Preparing For Incapacity & Long Term Care
Individuals working for years and planning for retirement ultimately lead to be dynamic go-getters who don't want to think about the limitations and possible incapacitations of old age. However, with smart planning in your 50's and 60's, you can protect your heirs from financial risk and even protect a business from a crippling lack of leadership.
Costs of Long Term Care
Depending on where you live, long term care can cost you anything from $54,800 to $150,200 per year. While nearly half of all those who use a long term care facility are there for more than a year, this expense can be covered by a long term care policy.
Average costs on long term care policies run approximately $2,700 per year, though significant discounts are available for couples. Depending on when you buy, you can lock in a low rate that will protect you from the expense of a long stay in an assisted care facility.
If a great deal of your assets are tied up in a business, work with your attorney and business partners to make sure that your assets and legacy will be protect in the event of a catastrophic health challenge.
Make your intentions and goals known. Take care that any personal savings would be readily accessible to your spouse or heirs as you intend in the event you can no longer authorize withdrawals or sign checks. Consider setting up a trust to divert your assets into a tax protected vehicle in the event of your incapacitation.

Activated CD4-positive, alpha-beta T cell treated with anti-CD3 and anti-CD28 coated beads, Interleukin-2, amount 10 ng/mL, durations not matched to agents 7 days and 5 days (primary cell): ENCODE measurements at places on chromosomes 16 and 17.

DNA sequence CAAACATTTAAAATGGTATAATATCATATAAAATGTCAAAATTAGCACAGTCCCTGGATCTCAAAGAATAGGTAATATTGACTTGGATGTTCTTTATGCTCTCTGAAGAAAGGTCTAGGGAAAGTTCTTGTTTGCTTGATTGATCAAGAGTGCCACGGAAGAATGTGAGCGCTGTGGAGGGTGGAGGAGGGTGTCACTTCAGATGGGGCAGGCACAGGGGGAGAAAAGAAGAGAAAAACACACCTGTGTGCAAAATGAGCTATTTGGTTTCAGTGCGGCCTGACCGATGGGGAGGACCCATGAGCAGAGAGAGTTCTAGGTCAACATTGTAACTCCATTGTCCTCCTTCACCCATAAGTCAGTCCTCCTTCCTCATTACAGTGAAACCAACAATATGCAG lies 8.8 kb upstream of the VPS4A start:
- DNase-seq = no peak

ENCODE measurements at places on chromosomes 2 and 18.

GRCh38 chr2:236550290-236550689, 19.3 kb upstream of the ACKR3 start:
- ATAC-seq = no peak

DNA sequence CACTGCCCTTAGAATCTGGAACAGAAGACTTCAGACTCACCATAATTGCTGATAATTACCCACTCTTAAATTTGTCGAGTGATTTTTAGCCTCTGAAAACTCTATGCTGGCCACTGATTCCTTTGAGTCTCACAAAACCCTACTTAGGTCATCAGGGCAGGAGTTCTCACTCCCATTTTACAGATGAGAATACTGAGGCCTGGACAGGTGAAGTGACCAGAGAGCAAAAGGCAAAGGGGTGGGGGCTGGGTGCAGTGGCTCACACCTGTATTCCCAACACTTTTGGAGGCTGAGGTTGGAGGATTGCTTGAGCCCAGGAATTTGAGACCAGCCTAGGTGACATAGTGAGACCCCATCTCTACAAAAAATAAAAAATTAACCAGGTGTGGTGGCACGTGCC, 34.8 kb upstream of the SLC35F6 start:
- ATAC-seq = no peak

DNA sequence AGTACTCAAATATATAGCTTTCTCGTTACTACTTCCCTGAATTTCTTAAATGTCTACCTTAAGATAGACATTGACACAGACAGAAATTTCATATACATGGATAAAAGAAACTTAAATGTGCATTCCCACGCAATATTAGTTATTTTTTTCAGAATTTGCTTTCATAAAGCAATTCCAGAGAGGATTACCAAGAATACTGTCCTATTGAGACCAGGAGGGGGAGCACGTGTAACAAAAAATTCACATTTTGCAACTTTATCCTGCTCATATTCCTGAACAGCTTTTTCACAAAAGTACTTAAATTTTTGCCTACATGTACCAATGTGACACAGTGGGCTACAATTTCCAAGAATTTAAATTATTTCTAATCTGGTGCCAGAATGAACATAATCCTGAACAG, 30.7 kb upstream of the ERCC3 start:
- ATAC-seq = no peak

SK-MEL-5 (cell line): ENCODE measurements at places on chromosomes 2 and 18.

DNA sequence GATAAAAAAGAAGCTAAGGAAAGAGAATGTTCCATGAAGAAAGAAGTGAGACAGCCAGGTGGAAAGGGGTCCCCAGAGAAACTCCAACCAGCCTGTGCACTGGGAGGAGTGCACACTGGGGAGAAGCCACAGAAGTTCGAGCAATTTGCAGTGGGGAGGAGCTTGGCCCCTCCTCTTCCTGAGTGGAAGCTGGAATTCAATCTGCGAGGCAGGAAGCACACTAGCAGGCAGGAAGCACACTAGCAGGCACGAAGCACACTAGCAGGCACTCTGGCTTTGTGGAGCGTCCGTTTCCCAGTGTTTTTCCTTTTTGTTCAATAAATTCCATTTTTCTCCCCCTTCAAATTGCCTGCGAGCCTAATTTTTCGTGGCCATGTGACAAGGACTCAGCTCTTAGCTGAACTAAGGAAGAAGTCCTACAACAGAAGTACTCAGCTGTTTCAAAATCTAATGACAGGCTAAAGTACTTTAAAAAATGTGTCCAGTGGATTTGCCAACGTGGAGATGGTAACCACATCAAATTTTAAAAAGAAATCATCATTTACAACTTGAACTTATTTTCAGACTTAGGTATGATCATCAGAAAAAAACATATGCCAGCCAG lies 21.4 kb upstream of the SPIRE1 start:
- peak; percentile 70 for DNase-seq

It's important to note that the majority of those currently receiving daily assistance are still living at home. In terms of budget, this makes good sense. While the average cost of a semi-private room is more than $80,000 in the United States, a full-time health aide will cost less than $50,000.
In the event of a catastrophic health event that requires skilled nursing care, a long term care policy can provide substantial protection for your remaining assets. For example, should your resources be exhausted and you need to rely on Medicaid due to lack of insurance, your spouse would be able to keep slightly more than $100,000.
With a long term care policy that offers asset protection for your partner, your partner will be able to keep more. The amount of protected coverage will be determined by the policy.
Also be aware that Medicaid rules vary from state to state, so don't rely on this protection without a careful review by your insurance agent and attorney.
Long term care insurance can also be provided with a hybrid policy that offers whole life coverage. If you never need long term care, your whole life policy will benefit your heirs as any life insurance policy would. However, this policy is generally more than twice the price of a long term care policy, so consider this investment carefully.
Consider Touring Local Facilities
One of the greatest challenges in choosing long term care is finding a bed in an emergency. If your health history demonstrates that you may need long term care, consider finding a facility with a feeder facility, such as apartments or condos. You would likely have closer access to long term care when you need it, and you can use the features at the feeder facility to improve your health and put off long term care as long as possible.
The best time to make plans for long term care is long before you need it. With the right policy, you can protect your assets, guard your heirs and shield your partner from great worry and expense.